Frost & Freeze Defined: How cold snaps can destroy plants and crops

Weather Glossary

ROCHESTER, NY – A frost and freeze occurs when temperatures drop below freezing either during the last stretch of spring after the growing season has begun or late in the growing season before the last harvest and before the winter season. This can be minor with some partial damage to plants around the home, or major to where acres of farmland are destroyed. Once certain plants completely freeze over, they are unable to thaw and die. While some plants are vulnerable, others are hearty enough to handle a certain amount of frost. It is important to remember that many plants are dormant through the winter. Once spring comes and buds are exposed, the vulnerability to a freeze increases.

Freeze watches and warnings are issued by the National Weather Service in Buffalo.

As long as it is some time within the growing season, either a frost advisory, freeze watch, or freeze warning can be issued based on the significance of the cold and how long it may last. If the forecast calls for temperatures that drop to 32° or around that value for three hours or less, an advisory may be issued. If temperatures drop to 28° during the season, that would be a hard freeze and a freeze warning would be issued.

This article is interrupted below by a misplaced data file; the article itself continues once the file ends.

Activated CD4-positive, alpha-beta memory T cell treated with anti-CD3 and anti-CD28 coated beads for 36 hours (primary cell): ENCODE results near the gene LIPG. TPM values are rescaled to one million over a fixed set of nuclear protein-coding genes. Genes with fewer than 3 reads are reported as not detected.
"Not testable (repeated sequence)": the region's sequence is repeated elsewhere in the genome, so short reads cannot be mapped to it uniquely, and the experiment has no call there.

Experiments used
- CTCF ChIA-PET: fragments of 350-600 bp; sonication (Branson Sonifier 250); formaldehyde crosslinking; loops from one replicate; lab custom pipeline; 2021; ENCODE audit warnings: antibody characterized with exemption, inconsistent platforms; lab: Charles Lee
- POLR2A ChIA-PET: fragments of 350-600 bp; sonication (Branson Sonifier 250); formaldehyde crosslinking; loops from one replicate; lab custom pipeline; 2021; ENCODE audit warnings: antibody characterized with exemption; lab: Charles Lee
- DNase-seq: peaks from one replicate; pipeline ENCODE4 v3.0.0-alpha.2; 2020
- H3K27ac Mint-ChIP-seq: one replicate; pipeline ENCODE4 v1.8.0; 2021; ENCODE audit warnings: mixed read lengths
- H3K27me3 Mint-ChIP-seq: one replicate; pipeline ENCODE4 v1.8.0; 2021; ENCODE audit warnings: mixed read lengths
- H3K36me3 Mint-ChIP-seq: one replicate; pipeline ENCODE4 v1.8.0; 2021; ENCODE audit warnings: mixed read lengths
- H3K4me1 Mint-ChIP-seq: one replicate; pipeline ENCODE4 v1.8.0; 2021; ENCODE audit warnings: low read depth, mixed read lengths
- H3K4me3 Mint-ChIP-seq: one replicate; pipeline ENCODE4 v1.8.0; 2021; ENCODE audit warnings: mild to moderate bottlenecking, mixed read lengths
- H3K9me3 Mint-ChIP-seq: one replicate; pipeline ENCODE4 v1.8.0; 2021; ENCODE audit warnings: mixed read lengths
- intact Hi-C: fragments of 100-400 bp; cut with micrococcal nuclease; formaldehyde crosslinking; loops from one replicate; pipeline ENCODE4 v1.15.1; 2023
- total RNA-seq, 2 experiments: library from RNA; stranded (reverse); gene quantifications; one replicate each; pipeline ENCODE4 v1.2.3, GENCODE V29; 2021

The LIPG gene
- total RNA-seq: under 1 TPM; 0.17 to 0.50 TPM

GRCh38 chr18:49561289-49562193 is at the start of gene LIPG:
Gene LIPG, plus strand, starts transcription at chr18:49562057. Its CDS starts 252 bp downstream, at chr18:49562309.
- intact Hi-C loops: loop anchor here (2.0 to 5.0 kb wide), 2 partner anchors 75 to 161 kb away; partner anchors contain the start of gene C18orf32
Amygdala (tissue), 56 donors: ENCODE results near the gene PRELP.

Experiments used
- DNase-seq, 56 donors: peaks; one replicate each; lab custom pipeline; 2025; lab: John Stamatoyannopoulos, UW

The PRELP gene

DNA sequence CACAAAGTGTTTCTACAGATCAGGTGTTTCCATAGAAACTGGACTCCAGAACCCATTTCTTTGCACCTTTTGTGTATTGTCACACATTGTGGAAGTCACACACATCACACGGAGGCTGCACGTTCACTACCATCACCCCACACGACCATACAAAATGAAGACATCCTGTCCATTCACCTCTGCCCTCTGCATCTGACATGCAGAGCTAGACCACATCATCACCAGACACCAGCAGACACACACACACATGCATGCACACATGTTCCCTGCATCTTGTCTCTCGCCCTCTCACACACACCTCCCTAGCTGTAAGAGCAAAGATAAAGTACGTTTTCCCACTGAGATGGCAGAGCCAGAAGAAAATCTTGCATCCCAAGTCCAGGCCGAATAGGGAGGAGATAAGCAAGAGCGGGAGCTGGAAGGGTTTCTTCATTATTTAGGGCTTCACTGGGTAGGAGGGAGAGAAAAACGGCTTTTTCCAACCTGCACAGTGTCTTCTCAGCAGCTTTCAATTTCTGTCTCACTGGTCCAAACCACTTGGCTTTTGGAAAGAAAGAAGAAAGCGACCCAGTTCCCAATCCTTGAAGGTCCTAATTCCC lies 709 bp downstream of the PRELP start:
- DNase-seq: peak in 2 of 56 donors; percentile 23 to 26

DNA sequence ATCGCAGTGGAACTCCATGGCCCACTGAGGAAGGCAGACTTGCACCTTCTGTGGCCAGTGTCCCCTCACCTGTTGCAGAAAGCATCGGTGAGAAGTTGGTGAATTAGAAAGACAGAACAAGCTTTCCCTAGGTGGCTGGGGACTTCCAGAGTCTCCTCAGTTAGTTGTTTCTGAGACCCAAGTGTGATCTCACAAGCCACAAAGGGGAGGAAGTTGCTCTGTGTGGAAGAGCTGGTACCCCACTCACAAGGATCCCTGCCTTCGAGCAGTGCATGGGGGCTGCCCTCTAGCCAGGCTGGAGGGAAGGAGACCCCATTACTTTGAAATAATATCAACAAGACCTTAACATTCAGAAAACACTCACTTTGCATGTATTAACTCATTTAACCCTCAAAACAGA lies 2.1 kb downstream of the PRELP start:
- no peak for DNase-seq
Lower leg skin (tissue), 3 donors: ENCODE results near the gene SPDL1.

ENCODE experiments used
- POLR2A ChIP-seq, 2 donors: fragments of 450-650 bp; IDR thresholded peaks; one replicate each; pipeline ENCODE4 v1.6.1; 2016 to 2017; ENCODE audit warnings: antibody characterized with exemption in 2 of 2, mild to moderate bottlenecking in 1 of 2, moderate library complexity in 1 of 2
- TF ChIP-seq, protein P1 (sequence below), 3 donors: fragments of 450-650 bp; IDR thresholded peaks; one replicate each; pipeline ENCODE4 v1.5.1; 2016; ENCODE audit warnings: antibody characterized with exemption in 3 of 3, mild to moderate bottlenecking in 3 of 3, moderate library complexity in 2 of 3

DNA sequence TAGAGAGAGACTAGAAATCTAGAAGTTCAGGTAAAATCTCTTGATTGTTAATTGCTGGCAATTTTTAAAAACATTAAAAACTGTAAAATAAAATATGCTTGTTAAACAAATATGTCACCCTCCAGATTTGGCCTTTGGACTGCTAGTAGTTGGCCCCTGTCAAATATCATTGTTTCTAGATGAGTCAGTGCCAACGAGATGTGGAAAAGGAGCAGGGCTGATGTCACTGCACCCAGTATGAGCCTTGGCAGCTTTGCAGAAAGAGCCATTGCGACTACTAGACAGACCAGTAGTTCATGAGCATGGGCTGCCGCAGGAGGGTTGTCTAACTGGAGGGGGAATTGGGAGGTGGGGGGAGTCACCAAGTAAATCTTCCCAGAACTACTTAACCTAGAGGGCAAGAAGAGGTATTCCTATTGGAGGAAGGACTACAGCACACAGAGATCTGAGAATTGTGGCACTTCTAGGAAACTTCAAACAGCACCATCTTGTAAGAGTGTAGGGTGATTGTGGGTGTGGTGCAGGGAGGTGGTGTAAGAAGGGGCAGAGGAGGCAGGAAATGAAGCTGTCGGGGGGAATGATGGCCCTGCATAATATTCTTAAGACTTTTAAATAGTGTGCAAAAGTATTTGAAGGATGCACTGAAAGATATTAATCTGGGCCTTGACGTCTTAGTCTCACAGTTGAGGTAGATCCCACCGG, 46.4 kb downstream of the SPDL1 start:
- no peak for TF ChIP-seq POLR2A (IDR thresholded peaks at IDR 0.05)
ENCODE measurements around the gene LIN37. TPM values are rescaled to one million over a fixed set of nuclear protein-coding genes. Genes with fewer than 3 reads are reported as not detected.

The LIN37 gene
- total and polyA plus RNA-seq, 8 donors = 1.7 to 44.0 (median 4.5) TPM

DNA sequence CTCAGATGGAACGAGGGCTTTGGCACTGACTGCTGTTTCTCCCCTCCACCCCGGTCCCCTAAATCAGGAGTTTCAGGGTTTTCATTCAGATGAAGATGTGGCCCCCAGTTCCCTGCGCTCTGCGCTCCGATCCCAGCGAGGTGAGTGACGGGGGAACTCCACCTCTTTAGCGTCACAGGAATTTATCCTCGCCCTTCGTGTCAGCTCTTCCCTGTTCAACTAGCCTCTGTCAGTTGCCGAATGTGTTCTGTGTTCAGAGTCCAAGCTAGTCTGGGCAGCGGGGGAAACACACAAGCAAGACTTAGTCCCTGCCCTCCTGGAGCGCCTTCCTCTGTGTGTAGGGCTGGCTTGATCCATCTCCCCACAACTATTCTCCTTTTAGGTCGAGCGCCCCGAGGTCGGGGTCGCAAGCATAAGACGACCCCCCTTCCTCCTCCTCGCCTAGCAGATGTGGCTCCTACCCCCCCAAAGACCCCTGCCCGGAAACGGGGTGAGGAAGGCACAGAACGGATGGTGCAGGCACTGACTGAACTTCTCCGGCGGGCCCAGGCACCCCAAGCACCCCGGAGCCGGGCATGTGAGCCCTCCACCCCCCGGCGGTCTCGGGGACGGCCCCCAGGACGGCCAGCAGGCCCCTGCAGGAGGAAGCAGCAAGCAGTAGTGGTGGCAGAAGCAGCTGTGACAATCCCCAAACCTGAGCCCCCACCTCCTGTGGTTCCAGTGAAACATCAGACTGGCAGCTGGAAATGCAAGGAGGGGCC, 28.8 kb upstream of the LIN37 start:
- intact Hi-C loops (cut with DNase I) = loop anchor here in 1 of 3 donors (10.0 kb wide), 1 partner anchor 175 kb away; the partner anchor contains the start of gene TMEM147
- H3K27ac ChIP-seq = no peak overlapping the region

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There are plenty of different options to protecting plants. That includes everything from covering wtih a cloth to watering to bringing inside. The growing season varies for different parts of the country. For Monroe County the growing season starts May 1, and that marks the beginning of when the NWS Buffalo office activates their frost/freeze watches, warnings, and advisories.

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